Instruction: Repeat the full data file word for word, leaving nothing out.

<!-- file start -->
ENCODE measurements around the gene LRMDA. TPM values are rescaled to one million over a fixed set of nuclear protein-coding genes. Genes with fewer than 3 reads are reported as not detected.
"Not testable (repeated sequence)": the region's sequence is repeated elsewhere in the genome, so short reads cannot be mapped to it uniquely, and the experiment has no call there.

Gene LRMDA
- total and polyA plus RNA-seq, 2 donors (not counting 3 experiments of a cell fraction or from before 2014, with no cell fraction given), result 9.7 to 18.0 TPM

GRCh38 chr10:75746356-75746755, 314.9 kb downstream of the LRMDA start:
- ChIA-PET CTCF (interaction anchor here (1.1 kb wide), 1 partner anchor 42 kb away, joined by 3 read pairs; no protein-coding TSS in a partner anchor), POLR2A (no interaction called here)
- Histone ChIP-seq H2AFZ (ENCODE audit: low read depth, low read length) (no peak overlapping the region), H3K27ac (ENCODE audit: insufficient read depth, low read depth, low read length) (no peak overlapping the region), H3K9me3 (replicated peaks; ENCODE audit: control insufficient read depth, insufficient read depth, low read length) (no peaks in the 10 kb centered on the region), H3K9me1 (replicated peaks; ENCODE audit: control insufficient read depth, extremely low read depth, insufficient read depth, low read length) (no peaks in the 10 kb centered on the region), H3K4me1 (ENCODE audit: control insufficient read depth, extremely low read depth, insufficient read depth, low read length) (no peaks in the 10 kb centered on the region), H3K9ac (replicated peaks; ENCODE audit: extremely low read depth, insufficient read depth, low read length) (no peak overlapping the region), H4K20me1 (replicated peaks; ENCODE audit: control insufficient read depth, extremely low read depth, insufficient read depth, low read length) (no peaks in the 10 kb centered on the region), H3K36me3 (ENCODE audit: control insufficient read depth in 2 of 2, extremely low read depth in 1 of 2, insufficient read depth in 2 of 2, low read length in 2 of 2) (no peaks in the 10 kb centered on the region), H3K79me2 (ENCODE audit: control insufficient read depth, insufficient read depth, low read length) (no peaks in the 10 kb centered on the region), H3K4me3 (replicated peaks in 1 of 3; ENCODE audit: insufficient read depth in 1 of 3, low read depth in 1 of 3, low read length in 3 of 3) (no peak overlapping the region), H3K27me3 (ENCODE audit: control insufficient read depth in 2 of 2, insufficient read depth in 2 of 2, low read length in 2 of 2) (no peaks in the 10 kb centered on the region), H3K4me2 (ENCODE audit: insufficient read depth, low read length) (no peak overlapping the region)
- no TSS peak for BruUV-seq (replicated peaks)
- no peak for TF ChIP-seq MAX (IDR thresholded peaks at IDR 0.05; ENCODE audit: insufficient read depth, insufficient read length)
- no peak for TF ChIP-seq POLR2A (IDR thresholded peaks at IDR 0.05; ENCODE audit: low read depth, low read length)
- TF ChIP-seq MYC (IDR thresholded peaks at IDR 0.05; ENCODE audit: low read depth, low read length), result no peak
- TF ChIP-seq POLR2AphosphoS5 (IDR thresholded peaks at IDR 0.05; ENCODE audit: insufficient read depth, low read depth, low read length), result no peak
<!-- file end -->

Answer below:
ENCODE measurements around the gene LRMDA. TPM values are rescaled to one million over a fixed set of nuclear protein-coding genes. Genes with fewer than 3 reads are reported as not detected.
"Not testable (repeated sequence)": the region's sequence is repeated elsewhere in the genome, so short reads cannot be mapped to it uniquely, and the experiment has no call there.

Gene LRMDA
- total and polyA plus RNA-seq, 2 donors (not counting 3 experiments of a cell fraction or from before 2014, with no cell fraction given), result 9.7 to 18.0 TPM

GRCh38 chr10:75746356-75746755, 314.9 kb downstream of the LRMDA start:
- ChIA-PET CTCF (interaction anchor here (1.1 kb wide), 1 partner anchor 42 kb away, joined by 3 read pairs; no protein-coding TSS in a partner anchor), POLR2A (no interaction called here)
- Histone ChIP-seq H2AFZ (ENCODE audit: low read depth, low read length) (no peak overlapping the region), H3K27ac (ENCODE audit: insufficient read depth, low read depth, low read length) (no peak overlapping the region), H3K9me3 (replicated peaks; ENCODE audit: control insufficient read depth, insufficient read depth, low read length) (no peaks in the 10 kb centered on the region), H3K9me1 (replicated peaks; ENCODE audit: control insufficient read depth, extremely low read depth, insufficient read depth, low read length) (no peaks in the 10 kb centered on the region), H3K4me1 (ENCODE audit: control insufficient read depth, extremely low read depth, insufficient read depth, low read length) (no peaks in the 10 kb centered on the region), H3K9ac (replicated peaks; ENCODE audit: extremely low read depth, insufficient read depth, low read length) (no peak overlapping the region), H4K20me1 (replicated peaks; ENCODE audit: control insufficient read depth, extremely low read depth, insufficient read depth, low read length) (no peaks in the 10 kb centered on the region), H3K36me3 (ENCODE audit: control insufficient read depth in 2 of 2, extremely low read depth in 1 of 2, insufficient read depth in 2 of 2, low read length in 2 of 2) (no peaks in the 10 kb centered on the region), H3K79me2 (ENCODE audit: control insufficient read depth, insufficient read depth, low read length) (no peaks in the 10 kb centered on the region), H3K4me3 (replicated peaks in 1 of 3; ENCODE audit: insufficient read depth in 1 of 3, low read depth in 1 of 3, low read length in 3 of 3) (no peak overlapping the region), H3K27me3 (ENCODE audit: control insufficient read depth in 2 of 2, insufficient read depth in 2 of 2, low read length in 2 of 2) (no peaks in the 10 kb centered on the region), H3K4me2 (ENCODE audit: insufficient read depth, low read length) (no peak overlapping the region)
- no TSS peak for BruUV-seq (replicated peaks)
- no peak for TF ChIP-seq MAX (IDR thresholded peaks at IDR 0.05; ENCODE audit: insufficient read depth, insufficient read length)
- no peak for TF ChIP-seq POLR2A (IDR thresholded peaks at IDR 0.05; ENCODE audit: low read depth, low read length)
- TF ChIP-seq MYC (IDR thresholded peaks at IDR 0.05; ENCODE audit: low read depth, low read length), result no peak
- TF ChIP-seq POLR2AphosphoS5 (IDR thresholded peaks at IDR 0.05; ENCODE audit: insufficient read depth, low read depth, low read length), result no peak